In November 1939 World War II was only a formality on the British Isles. War was declared in September, but the actual fighting was yet to come. In fact, it was still 10 months away when on November 17th, 1939 a first fill sherry cask was filled with Mortlach new make, under the instructions of John Urquhart, the first Urquhart to be involved with Gordon and MacPhail. For the ensuing 75 years, the cask rested in Elgin, waiting for the right time to be opened and bottled. The name Generations, incidentally, referrers to the fact that this cask was laid down by the current Urquhart generation’s great grandfather.
I tasted the Mortlach Generations 75 as part of a Whisky Show masterclass led by Stephen Rankin, John Urquhart’s great grandson and UK Director of Sales for G&M, whom I met the previous year at the G&M masterclass (more on that one later), and by Whisky writer Charlie MacLean, who also prepared the book that accompanies this £20,000 bottle inside a beautiful leather traveling case.
There were four Mortlach whiskies tasted in the masterclass: A 12 year old that was bottled in the 1970s, a 1938 vintage bottled in the 1980s, a 1954 bottled after over 50 years in the cask and the Generations Mortlach 75 year old.
There was heavy fog that morning in Aberdeen, and Charlie’s flight into London was delayed. Stephen started off by giving us some background on Gordon and MacPhail, mentioning the special bottlings made last year to commemorate the passing of the torch from the third to the fourth generation – the 1951 Mortlach, 1952 Glenlivet, 1953 Linkwood and 1957 Strathisla (click links for the reviews). Incidentally, it was Stephan who chose, with his mother Rosemary who joined the firm in 1981, the beautiful 1953 Linkwood – which to me was the best of those four bottlings. We just started tasting the 12 year old, when Charlie joined in as we were enjoying the first dram. Charlie shared the colorful history of Mortlach and of the Cowie family, explained the 2.81 distillations practiced at the distillery nicknamed ‘the beast of Dufftown’. Each of these fine drams will get a review post, but I will say that the 1954 was a beautiful dram, extremely interesting, and quite the polar opposite of the 75 year old, which is curiously gentle and light. In the following picture, you can actually see that in the glass in the back on the left side.
As there will be a post for each of those, let me focus on the 75 year old Generations. This is cask 2475, which is an ex bodega Spanish oak cask, filled on 17 November, 1939. It was bottled at cask strength of 44.4% and comes in a decanter with 75 cutouts made by Glencairn, and is packed inside an airline travel bag with a specially commissioned book by Charlie MacLean and Alexander McCall Smith, Seven Nights with Mortlach, a plinth and two specially designed glasses.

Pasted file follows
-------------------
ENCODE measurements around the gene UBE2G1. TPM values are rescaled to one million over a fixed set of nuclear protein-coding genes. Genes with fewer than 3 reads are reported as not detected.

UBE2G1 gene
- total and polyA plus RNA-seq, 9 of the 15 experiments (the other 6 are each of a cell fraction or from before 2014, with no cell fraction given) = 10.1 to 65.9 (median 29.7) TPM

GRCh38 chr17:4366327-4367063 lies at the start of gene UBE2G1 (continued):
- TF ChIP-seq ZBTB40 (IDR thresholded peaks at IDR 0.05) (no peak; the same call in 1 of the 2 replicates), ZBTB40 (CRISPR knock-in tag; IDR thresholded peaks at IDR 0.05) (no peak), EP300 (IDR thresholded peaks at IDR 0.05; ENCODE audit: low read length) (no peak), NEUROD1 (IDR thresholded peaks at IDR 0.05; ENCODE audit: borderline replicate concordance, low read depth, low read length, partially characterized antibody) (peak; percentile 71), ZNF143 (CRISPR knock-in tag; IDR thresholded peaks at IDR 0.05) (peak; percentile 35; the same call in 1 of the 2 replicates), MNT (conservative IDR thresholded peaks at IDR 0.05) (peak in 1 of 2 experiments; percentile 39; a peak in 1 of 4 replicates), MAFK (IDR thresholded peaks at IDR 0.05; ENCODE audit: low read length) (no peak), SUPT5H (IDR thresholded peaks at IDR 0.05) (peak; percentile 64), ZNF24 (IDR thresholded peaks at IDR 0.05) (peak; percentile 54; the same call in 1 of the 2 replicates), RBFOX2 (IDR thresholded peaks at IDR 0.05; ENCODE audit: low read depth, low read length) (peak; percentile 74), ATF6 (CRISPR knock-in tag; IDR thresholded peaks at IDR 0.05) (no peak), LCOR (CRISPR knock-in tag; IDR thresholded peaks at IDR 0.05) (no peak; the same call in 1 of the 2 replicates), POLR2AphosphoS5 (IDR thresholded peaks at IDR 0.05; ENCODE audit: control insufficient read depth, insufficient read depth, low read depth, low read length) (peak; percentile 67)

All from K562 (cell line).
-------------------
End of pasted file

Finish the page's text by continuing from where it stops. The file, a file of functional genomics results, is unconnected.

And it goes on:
This cask is the last of the 1930s casks, and while Gordon & MacPhail could conceivably release another 75 year old expression (as they have with the Glenlivet 70 and Mortlach 70 in the Generations Series), it will not be from whisky laid down before 1940.
It’s time to go the tasting of this extraordinary whisky:
Gordon and MacPhail Generations Mortlach 75, Distilled 17.11.1939, First fill sherry cask 2475, Yield 100 Bottles (44.4% ABV, NCF, NC)
Appearance: Amber, with very slow droplets, getting thinner and thinner with a residue.
Nose: Caramel, vanilla, old sherry, hint of citrus freshness, maybe citrus blossom, light varnish appearing, wax, light licorice, dried apricot, and a note of molasses. Surprising freshness which conjures up the image of a waterfall.
Palate: Lovely bitter citrus, spice, honey, it’s dry on the palate and slightly fizzy, with notes of dried peaches, honey candy and a hint of nutmeg. There’s a lot of freshness there, with a full body, though not a meaty, feel.
Linger: Citrus bitter, sweet spice and a beautiful uniform dryness across the mouth. The linger has a touch of minerality and some wax. The finish is long and satisfying.
In a blind tasting, you wouldn’t think it was older than 25-30. You’d expect a whisky that’s heavily wood influenced and really dark old sherry from the first fill, but instead you get a whisky which is incredibly balanced, fresh and delicate. This is even before we get into the fact that tasting a 75 year old whisky is a once in a lifetime experience, and the last cask from the 1930s at that…
This is the second year in a row the G&M masterclass is just stunning. This independent bottler has such depth in the warehouse, that it’s exciting to see what will be coming out of there next. I’m hoping that whatever is in store, we’ll have a chance to taste it in next year’s Show, and hope to get to Elgin to have a look for myself 🙂
Thanks for the review! I’m unlikely to get to taste this one, so it’s interesting to read your notes. It’s of note that you mentioned “freshness”, not something I would associate with an older whisky like this – but I’ve nothing to really compare it to.
Bob, it’s not something I expected either. Right before this dram I tasted a 1954 Gordon and MacPhail first fill sherry cask that was exactly what you would associate with an older sherry bomb. This one was much lighter, with a lot more “zing”….It was, well, fresh 🙂